I finalized a divorce earlier this week in which the other party discovered my client’s adultery a few years ago and filed for divorce twenty months ago. The case ended with my client agreeing to pay six-figure lump sum alimony. Yet at the divorce hearing, my client was relaxed and happy while his soon-to-be-ex looked like she was sucking lemons. One would think this experience unusual but it’s more common than one imagines. Too often such cheated-upon spouses are encouraged to remain furious and remain mired in the past. That’s not good counsel.
A spouse consulting with an attorney about a fault divorce will naturally initially feel aggrieved. He or she is only ending the marriage because of the other spouse’s misbehavior. However a good family law attorney counsels such clients to begin making plans and setting goals for post-divorce life. Often these plans include deciding where they want to live, whether they want to pursue further education or develop their career, and how much financial assistance they will need to maintain the marital lifestyle. A supported spouse interested in remarrying might be better of seeking lump sum alimony while a support spouse who is uninterested in a romantic relationship needs permanent alimony. The time to start thinking about these issues is at the beginning of the divorce process. Part of doing this planning is learning to let go of the anger in order to move forward. Encouraging clients to focus on the future is good counsel. It’s simply not healthy for clients to remain fixated on the past and on their anger towards their spouse.
Sometimes attorneys think it’s useful or necessary for such clients to hold onto their fury and not focus on the future until the case is completed. The thinking is that supported spouses who show initiative may reduce their alimony award because they will have greater income at the time of trial. The thinking also is that an aggrieved spouse is more sympathetic than a merely sad spouse.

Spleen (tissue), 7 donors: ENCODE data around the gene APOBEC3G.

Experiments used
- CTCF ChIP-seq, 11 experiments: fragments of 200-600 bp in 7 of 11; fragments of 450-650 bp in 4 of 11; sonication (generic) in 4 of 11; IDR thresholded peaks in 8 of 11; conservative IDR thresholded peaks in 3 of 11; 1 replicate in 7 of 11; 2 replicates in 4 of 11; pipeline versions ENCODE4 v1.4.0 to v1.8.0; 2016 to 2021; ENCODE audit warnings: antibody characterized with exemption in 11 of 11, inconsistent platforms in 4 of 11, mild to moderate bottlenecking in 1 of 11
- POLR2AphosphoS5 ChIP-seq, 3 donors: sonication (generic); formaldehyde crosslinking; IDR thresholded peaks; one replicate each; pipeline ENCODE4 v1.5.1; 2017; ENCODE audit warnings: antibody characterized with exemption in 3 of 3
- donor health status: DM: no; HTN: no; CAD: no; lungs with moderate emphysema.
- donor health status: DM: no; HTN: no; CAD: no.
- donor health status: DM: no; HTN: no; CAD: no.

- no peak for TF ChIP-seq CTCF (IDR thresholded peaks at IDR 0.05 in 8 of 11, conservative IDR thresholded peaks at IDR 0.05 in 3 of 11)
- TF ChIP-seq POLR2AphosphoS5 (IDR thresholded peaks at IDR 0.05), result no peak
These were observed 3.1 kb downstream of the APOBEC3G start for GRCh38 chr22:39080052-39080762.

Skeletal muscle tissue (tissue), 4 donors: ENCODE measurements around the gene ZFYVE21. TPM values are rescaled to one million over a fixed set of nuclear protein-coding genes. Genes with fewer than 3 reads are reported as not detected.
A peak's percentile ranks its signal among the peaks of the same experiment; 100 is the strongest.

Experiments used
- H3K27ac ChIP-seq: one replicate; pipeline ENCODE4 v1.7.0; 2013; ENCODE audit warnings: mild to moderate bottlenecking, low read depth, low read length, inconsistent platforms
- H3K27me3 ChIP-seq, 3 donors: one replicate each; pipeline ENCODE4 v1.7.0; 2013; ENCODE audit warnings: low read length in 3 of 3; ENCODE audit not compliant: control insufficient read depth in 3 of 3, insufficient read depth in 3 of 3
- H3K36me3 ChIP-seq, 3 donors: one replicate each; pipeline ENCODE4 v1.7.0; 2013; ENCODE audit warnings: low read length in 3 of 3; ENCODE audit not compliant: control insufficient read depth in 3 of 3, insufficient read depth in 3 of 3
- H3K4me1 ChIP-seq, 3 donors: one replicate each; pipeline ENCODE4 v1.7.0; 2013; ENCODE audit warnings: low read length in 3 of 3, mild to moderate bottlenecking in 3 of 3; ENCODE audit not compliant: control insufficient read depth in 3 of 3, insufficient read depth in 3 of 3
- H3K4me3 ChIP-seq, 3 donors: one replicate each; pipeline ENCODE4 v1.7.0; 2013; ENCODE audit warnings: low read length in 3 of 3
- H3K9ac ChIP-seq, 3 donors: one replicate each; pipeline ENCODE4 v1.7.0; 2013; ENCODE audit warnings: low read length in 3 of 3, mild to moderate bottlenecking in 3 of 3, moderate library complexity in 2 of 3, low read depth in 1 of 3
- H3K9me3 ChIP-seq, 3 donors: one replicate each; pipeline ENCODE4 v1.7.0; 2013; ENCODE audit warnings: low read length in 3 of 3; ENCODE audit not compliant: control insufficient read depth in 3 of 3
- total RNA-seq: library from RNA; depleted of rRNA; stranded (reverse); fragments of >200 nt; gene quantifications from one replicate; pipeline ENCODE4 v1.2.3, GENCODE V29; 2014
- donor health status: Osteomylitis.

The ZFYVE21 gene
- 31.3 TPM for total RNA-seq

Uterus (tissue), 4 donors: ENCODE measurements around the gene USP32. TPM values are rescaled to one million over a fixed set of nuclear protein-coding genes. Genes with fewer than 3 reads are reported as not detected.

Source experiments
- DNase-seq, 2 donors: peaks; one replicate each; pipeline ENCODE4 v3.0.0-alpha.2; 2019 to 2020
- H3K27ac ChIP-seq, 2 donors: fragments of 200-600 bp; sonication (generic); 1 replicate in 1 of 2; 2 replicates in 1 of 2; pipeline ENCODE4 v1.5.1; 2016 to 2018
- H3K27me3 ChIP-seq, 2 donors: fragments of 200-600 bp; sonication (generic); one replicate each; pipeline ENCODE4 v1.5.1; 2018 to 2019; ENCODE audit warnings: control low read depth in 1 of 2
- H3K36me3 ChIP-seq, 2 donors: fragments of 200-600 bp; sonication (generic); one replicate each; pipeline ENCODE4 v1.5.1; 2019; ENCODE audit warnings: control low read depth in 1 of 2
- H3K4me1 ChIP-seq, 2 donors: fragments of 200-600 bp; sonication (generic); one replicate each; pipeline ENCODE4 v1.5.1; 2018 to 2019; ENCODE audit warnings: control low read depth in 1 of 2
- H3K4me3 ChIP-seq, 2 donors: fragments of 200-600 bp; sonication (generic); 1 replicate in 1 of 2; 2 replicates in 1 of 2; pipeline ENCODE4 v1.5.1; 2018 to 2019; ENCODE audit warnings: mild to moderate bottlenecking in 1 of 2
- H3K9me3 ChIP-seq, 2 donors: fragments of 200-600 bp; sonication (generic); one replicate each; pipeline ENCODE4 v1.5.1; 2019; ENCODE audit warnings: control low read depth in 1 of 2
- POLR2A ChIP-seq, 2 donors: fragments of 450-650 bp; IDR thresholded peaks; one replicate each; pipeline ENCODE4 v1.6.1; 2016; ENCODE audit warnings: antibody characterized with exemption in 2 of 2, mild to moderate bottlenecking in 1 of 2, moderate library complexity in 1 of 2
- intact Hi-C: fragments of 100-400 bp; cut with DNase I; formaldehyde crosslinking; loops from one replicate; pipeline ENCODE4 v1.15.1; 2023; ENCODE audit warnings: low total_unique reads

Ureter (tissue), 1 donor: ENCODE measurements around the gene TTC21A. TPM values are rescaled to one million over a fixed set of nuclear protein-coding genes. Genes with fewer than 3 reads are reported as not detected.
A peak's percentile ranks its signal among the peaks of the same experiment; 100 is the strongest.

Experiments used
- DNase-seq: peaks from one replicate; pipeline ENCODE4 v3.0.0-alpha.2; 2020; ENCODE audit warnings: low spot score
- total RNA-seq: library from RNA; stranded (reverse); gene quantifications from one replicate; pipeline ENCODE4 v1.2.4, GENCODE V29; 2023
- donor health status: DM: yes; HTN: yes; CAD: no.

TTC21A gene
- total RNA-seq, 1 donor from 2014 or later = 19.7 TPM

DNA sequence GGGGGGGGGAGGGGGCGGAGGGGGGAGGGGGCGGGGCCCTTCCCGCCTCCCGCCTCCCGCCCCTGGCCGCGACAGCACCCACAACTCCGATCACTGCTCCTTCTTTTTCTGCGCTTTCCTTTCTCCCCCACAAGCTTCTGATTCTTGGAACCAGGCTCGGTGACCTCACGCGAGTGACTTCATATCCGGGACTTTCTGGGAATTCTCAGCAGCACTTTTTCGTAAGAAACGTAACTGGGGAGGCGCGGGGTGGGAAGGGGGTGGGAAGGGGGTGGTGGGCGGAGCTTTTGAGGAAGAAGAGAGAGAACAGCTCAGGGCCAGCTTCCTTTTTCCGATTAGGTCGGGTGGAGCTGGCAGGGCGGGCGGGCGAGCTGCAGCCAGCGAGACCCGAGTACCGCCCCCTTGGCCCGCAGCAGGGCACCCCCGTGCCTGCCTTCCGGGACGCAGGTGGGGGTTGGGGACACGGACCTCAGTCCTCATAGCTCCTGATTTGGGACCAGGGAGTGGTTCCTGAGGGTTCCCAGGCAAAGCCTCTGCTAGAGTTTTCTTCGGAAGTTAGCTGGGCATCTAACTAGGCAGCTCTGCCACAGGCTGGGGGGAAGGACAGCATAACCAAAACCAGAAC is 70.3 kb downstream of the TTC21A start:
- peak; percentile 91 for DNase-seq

I think both of these suppositions are questionable. A supported spouse who spends the lengthy litigation period remaining mired in dependency gives rise to a reasonable argument that a substantial alimony award is a disincentive to work. See, e.g., McElveen v. McElveen, 332 S.C. 583, 599, 506 S.E.2d 1, 9 (Ct.App.1998) (alimony should not “serve as a disincentive for spouses to improve their employment potential or to dissuade them from providing, to the extent possible, for their own support.”) Further, waiting until after a final order is issued to get ambitious about career only gives rise to a potential alimony reduction case based on lower need. Additionally, in my experience, family court judges appreciate seeing litigants who demonstrate some maturity. It’s equally sympathetic–and a lot more mature–to display sadness at the end of a marriage due to the other spouse’s fault than to display fury over fault that was discovered long-ago.
Spouses, especially supported spouses, who have fault divorce grounds, tend to be more optimistic at the time of the divorce if they have used the litigation period to develop new goals and strengths. Early in my career I counseled such clients to seek the fault divorce ground, even if they could proceed on a no-fault ground, as a way of helping the client obtain “vindication.” Now, unless the parties have not been separated a year, I counsel such clients to obtain a no-fault divorce as a way of feeling magnanimous towards the other spouse.
Any attorney whose alimony-and-fault-divorce-obtaining client appears miserable at the final hearing should question whether he or she served the client well.